Deprivation of Assets And Porperty Gifts
February 15th, 2016
A recent case involved a widow who went into residential care. Three years earlier her husband died and as their home was owned jointly as tenants in common the husband’s half of it was transferred into a trust for their children under his will. The family decided at that time to transfer the mother’s half of the property into a trust as well ‘to make things easier’ knowing that it may or may not be assessed for the mother’s care needs.
Upon assessment they received a letter from the council’s legal department saying that because the mother was receiving home care at the time of the transfer to the trust she had a reasonable expectation that she would need care and support in the future and, as a result, they would class the gift to the trust as deprivation.
It is well known that when carrying out the financial assessment for care home funding the council will ask a question similar to: ‘Do you or have you ever owned a property?’ If the answer is ‘Yes’ and you have given it away they could then make enquiries as to the reasons why you gifted the asset.
The key point is that if the gift is treated as deliberate deprivation, the local authority will treat it as ‘notional capital’ which will affect the eligibility for local authority funding.
So how does the local authority decide whether there was a deliberate deprivation?
There may be more than one reason for disposing of a capital asset, only one of which is to avoid a charge for care. Avoiding the charge need not be the main motive, but it must be a significant one.
When deciding if deprivation was ‘deliberate’ the local authority might look at the following:
- Motive/intention: when disposing of assets, was the main reason to avoid care charges?
- Timing: there is no set time limit, although local authorities are unlikely to investigate too far back. Most importantly, they will look at the time between the person realising that they needed care and the disposing of assets.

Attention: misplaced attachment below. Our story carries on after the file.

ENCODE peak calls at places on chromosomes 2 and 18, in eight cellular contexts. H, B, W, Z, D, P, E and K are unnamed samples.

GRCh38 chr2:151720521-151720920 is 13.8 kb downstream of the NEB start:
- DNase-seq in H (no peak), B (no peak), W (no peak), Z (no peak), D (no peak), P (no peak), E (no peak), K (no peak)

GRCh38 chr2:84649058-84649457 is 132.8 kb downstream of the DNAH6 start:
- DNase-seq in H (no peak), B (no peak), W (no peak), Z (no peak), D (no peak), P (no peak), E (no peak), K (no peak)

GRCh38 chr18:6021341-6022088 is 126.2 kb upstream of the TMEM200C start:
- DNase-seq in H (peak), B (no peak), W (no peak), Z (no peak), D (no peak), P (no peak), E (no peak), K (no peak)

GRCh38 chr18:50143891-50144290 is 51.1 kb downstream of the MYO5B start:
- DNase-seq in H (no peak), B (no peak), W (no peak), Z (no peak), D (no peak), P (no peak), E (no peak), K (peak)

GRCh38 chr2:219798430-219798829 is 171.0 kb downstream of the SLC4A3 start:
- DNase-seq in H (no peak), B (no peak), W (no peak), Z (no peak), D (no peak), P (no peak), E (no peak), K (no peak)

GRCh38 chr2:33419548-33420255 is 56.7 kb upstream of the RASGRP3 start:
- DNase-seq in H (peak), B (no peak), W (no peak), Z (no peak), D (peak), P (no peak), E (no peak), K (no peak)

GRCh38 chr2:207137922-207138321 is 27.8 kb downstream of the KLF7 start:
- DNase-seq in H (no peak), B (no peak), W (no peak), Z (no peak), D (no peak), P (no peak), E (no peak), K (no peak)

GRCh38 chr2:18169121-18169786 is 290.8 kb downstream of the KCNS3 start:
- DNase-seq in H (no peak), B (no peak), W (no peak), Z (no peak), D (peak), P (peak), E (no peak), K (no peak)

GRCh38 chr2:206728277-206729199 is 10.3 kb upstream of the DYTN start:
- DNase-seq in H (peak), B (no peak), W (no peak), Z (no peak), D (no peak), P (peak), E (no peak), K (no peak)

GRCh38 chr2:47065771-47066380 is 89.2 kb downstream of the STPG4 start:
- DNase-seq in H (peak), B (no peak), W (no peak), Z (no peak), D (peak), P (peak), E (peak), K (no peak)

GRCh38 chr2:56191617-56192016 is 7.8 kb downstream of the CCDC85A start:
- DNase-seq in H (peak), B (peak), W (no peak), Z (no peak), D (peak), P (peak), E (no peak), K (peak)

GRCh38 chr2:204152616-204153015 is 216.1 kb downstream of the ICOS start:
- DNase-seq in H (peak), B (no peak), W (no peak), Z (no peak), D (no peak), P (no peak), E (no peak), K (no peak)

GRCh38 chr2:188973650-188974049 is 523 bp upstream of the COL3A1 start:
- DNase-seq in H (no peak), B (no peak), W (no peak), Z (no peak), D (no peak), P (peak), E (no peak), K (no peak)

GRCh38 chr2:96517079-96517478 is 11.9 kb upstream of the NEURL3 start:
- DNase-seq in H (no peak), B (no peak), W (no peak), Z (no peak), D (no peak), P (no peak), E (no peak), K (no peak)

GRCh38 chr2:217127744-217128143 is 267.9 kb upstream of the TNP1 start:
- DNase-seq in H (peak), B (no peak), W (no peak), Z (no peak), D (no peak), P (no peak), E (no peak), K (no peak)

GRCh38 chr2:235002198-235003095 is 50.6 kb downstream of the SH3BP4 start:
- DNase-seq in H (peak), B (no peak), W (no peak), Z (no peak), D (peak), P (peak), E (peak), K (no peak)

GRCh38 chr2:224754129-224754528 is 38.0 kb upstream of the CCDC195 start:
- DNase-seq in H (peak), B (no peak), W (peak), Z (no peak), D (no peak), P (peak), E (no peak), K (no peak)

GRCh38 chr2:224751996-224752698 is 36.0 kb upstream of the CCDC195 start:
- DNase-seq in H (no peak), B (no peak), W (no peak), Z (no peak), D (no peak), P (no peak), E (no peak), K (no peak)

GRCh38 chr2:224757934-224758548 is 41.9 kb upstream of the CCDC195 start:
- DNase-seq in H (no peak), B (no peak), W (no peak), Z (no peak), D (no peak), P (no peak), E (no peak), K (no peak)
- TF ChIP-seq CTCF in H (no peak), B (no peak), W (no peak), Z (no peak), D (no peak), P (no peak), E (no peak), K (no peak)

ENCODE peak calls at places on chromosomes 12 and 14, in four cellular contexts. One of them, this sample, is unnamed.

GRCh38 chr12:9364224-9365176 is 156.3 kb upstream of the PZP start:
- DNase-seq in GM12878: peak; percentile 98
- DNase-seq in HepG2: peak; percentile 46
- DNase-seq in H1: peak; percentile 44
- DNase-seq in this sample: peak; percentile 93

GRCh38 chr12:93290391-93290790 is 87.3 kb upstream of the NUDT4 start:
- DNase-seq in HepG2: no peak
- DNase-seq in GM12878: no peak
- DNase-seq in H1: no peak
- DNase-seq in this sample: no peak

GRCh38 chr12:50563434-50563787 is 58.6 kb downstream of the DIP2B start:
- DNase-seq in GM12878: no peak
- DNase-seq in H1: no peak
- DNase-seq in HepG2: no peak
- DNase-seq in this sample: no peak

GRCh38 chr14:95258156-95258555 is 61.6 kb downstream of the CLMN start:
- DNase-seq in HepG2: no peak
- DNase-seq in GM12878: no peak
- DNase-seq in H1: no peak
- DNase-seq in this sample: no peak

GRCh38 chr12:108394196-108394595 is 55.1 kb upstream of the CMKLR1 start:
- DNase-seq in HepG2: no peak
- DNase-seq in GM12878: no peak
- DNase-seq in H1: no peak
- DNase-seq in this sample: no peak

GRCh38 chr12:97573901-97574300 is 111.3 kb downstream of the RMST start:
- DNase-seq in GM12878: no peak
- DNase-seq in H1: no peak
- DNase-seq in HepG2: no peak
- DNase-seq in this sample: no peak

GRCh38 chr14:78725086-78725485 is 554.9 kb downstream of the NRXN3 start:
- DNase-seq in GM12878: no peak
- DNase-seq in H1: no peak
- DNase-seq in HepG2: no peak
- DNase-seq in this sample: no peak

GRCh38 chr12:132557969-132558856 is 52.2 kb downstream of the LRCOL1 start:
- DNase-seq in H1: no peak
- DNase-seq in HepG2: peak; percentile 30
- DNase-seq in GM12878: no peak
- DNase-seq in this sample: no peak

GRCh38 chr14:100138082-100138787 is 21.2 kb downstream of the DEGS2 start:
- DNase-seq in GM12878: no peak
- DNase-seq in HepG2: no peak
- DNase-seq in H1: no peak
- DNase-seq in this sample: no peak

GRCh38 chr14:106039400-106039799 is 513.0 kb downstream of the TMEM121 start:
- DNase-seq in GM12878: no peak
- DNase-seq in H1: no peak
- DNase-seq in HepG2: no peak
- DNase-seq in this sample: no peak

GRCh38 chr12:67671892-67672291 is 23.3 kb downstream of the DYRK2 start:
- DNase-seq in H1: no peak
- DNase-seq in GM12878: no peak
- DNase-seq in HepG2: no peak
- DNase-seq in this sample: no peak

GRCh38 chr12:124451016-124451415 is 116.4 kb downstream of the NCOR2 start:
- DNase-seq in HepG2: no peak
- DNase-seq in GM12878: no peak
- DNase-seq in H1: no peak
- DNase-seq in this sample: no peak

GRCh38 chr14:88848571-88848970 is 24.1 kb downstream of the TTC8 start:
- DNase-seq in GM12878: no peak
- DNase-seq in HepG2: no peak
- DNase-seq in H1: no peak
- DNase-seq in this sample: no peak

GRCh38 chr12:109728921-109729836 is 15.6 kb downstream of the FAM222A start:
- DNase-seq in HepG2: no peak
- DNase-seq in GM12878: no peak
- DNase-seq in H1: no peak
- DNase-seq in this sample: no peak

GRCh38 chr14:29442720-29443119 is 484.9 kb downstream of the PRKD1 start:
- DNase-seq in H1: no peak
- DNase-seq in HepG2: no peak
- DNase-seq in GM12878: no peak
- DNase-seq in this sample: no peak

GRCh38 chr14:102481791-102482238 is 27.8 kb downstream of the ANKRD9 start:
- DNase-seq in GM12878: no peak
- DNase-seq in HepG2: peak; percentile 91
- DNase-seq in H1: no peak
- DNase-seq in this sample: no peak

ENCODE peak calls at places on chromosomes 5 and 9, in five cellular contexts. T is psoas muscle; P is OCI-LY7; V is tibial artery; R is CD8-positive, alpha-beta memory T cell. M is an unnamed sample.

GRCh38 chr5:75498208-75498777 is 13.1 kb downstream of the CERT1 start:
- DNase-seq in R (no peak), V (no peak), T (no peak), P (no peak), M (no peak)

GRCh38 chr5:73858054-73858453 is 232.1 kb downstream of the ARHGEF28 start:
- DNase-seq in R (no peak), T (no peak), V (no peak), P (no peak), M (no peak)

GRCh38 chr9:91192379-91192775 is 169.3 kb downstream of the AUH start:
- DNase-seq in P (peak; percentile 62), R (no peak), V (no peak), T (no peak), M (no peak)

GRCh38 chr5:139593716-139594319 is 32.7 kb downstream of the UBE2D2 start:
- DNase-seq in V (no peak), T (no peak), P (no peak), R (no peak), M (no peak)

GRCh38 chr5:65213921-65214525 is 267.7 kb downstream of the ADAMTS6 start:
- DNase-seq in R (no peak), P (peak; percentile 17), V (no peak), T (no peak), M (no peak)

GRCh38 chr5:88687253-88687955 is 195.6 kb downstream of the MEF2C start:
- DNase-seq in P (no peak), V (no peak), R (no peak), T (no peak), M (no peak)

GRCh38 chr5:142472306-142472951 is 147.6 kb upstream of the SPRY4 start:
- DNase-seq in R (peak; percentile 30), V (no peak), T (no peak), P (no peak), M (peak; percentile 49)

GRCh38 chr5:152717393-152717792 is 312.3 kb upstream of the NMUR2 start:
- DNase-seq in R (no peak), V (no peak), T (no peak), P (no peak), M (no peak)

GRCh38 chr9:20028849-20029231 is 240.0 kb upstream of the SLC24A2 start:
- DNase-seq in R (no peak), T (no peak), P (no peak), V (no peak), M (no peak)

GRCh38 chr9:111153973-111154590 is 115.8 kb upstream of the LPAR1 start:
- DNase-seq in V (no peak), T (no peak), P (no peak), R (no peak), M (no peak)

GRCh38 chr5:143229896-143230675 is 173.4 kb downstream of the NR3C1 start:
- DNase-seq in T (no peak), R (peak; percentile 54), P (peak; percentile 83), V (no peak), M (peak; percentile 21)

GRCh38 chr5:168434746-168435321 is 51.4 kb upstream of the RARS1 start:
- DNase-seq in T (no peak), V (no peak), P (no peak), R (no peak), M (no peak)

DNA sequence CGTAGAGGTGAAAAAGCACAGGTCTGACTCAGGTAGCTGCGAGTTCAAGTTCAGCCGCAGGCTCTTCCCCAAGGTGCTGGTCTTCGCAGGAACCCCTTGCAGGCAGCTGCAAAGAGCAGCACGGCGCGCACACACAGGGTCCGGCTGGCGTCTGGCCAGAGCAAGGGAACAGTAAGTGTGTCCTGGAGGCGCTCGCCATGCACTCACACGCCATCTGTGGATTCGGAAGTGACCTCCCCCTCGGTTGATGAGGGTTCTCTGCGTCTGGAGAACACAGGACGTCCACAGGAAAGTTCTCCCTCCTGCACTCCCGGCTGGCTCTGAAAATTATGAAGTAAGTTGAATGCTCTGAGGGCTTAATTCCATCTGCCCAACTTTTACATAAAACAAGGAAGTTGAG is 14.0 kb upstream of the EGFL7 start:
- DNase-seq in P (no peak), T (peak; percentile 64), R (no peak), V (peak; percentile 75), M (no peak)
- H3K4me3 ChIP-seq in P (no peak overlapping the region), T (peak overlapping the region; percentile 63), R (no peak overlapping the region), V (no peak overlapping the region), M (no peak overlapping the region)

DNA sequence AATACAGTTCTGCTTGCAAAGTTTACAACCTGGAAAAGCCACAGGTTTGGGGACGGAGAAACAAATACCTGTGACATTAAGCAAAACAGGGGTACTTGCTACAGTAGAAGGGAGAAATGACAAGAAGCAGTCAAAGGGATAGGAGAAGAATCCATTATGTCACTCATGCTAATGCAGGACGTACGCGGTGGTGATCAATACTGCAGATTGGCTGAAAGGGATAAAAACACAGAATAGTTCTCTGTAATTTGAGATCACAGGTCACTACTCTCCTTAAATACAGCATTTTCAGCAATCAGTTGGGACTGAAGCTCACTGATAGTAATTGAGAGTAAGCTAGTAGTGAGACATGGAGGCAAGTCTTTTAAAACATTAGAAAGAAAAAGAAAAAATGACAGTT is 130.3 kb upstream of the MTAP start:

- Amount: was the gift a significant amount that would make a difference to your relative’s capital limit? The asset would have to be worth a significant amount for the local authority to pursue this action. Giving away a £300,000 property, for example, would significantly affect the individual’s total capital whereas smaller ‘gifts’ – such as giving a £300 ring to a granddaughter – are unlikely to prompt further investigation.
It all boils down to intention. When the person made the gift, could they have reasonably known that they might need care? For example, if the individual was already ill when they signed their property over to a relative, that would look suspiciously like ‘deliberate deprivation’.
Guidance on applying the principles of notional capital are included in the Care and Support Statutory Guidance 2014 (which supplements the Care and Support (Charging and Assessment of Resources) Regulations 2014 and which has superseded the Charging for Residential Accommodation Guide (CRAG)). The guidance incorporates the notion of reasonableness. For example paragraph 12 of Annex E states that ‘it would be unreasonable to decide that a person had disposed of an asset in order to reduce the level of charges for their care an support needs if at the time the disposal took place they were fit and healthy and could not have foreseen the need for care and support.’
Although the transfer of the property into the trust in the circumstances described above was made for a number of reasons (and a desire to hold the entire property in a trust rather than having the ownership split between the trust and the mother may well have made perfect practical sense), since the lady in question was already in receipt of some social security benefits at the time of the transfer to the trust, it is probably unsurprising that the Council decided there had been a deliberate deprivation. Cleary the timing is important. Some individuals have used the so called ‘asset protection trusts’, normally set up well in advance of needing any assistance, unfortunately these have had rather bad press recently, following conviction and jailing of eight people last year for mis-selling such arrangements.